By Samson Habte
May 18 — A trial court went too far by ordering an in-house lawyer to disgorge $550,000 in wages as a penalty for fiduciary breaches he allegedly committed when negotiating bonuses with his company's Alzheimer's-afflicted principal, the Washington Court of Appeals, First Division, declared May 9 ( Chism v. Tri-State Constr., Inc., 2016 BL 147746, Wash. Ct. App. Div. 1, No. 72844-0-I, 5/9/16 ).
The lower court's order drew heavy criticism from corporate counsel advocacy groups. The appellate court decision resolved questions that, according to lawyers contacted by Bloomberg BNA, no U.S. court had ever addressed about what ethics obligations in-house lawyers owe their employers.
The appellate ruling was a victory for attorney Geoffrey Chism, who won $1.5 million in a lawsuit accusing his former employer of breaching bonus contracts but was then ordered to disgorge $1.1 million of that award based on the trial court's finding that he violated ethical and fiduciary duties to his employer when negotiating those bonus payments.
The main questions on appeal were
The trial judge said “yes” to both questions. He then found that Chism violated several ethics rules—including rules governing conflicts of interest and business transactions with clients—when negotiating the bonuses with his company's cognitively impaired president.
As a penalty for those purported ethical breaches, the judge ordered Chism to disgorge $550,000 in unpaid wages and $550,000 in exemplary damages.
The appeals court reversed. “By ordering disgorgement of Chism's wages based on novel interpretations of several [Washington Rules of Professional Conduct], the trial court exceeded the disciplinary authority delegated to it by our Supreme Court,” Judge Stephen J. Dwyer wrote.
Several authorities—including experts on attorneys' fee disputes, corporate governance and legal malpractice—told Bloomberg BNA they have never encountered a case that addressed the issues in this case.
That sentiment was echoed by the Association of Corporate Counsel, which sharply criticized the trial judge's order in an amicus brief supporting Chism.
“Not only does the case raise numerous issues of first, or limited impression, but it also strikes at the heart of the in-house counsel's relationship with his or her corporate client, namely how in-house counsel are to be compensated,” the ACC said.
The brief said “few courts in any jurisdiction have considered the positions adopted by the trial court,” and that the appellate panel's decision will thus “carry great weight in other states.”
“If the decision were to stand without revision, its breathtaking scope would retroactively undermine employment negotiations and agreements between in-house counsel and their employers not only in Washington, but across the country,” the ACC said.
The verdict—particularly the jury's rejection of defendant Tri-State Construction Co.'s contractual defense of undue influence—didn't sit well with the trial judge, who, Chism said, “repeatedly evidenced [his] disregard for the jury's decision.”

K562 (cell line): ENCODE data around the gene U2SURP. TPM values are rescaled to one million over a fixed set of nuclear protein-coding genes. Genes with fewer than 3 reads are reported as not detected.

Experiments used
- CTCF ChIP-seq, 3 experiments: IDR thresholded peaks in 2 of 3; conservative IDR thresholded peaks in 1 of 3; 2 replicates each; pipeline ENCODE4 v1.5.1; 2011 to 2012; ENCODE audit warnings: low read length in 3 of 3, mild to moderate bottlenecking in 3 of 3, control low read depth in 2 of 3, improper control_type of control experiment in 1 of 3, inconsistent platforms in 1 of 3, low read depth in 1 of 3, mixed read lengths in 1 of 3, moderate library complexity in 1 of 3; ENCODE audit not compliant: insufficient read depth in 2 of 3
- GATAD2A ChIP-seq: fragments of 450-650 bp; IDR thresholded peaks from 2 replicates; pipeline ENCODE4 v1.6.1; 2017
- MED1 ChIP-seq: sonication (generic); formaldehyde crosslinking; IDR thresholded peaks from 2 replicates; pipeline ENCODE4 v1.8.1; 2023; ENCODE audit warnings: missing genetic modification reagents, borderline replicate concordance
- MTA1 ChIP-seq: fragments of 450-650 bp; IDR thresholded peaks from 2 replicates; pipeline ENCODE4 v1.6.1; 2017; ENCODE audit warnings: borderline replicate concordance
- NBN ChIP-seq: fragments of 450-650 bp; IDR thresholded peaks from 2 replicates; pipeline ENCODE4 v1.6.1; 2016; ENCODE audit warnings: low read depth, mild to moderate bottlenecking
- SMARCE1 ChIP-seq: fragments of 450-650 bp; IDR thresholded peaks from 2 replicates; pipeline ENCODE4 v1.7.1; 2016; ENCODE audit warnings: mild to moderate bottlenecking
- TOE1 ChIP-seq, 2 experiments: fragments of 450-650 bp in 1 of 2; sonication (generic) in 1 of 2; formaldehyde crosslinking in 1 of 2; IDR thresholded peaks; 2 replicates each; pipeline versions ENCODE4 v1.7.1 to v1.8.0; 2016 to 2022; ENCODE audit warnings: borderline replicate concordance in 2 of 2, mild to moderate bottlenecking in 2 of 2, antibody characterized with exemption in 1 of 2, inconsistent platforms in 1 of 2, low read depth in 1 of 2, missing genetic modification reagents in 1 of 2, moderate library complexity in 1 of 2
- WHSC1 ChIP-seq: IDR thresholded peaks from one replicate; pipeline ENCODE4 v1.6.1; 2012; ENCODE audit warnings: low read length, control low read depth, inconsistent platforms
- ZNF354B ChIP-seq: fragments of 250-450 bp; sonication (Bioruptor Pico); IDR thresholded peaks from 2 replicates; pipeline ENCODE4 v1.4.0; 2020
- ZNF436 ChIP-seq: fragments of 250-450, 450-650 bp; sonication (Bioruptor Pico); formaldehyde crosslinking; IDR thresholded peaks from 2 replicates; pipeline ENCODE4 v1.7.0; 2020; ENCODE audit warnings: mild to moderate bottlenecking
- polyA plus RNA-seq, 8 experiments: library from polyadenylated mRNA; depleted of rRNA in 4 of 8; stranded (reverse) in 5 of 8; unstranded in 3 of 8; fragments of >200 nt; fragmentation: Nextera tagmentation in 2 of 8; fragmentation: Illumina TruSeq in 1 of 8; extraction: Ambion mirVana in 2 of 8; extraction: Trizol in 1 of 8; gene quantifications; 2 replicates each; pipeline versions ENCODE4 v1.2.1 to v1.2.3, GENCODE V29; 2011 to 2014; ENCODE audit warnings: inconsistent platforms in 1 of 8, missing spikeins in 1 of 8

Chism said the judge abused his authority to rectify what he viewed as the jury's mistakes. Chism cited a post-trial hearing in which the judge expressed dismay at the jury's failure to recognize what the trial judge later described as “numerous misrepresentations and omissions” that Chism made to Tri-State when negotiating changes to his compensation arrangement.
Those alleged misrepresentations were the basis for the lower court's post-verdict finding that Chism exercised “undue influence” and breached several ethics rules, and thus had to disgorge nearly 75 percent of the $1.5 million award Chism won at trial.
After serving as Tri-State's outside counsel for years, in 2008 Chism proposed that he become Tri-State's in-house general counsel, working from home.
The company agreed, and it paid him a $190,000 salary that, according to Chism, was “based on me spending an average of less than an hour and a half a day on Tri-State matters, or about seven hours a week.”
In 2010, Chism proposed a new salary structure that made him eligible for a discretionary bonus. The trial court said Chism subsequently provided Tri-State with a memo that “essentially requested a $310,000 bonus” for 2010, and that Tri-State agreed to pay it.
The trial court said Chism's memo included an estimate of the hours he worked that was “not reliable.”
In 2011 Chism sought a $500,000 bonus. According to the trial court, Chism made the request to Tri-State's president, Ron Agostino, despite the fact that “Ron's health condition and memory lapses were impacting his ability to run” the company.
Chism also requested a $250,000 bonus in 2012. Tri-State's refusal to pay that bonus triggered the lawsuit against the company, which paid Chism's $310,000 bonus but had not paid the $500,000 or $250,000 bonuses.
The jury found that Tri-State breached the bonus agreements. The verdict supported a total award of $1.5 million: $750,000 in unpaid bonuses and $750,000 in exemplary damages for unlawful wage withholding.
The post-verdict disgorgement order was based on the trial judge's finding that “Chism breached his fiduciary duties and the RPCs [Washington Rules of Professional Conduct] when he modified his compensation to include a bonus for FY 2010, sought bonuses for FY 2010, FY 2011, and half of FY 2012.”
Chism's newer contracts “contained terms that were much more favorable” to him and “resembled neither a typical outside lawyer's fee structure nor a typical inside lawyer's compensation,” the trial judge said.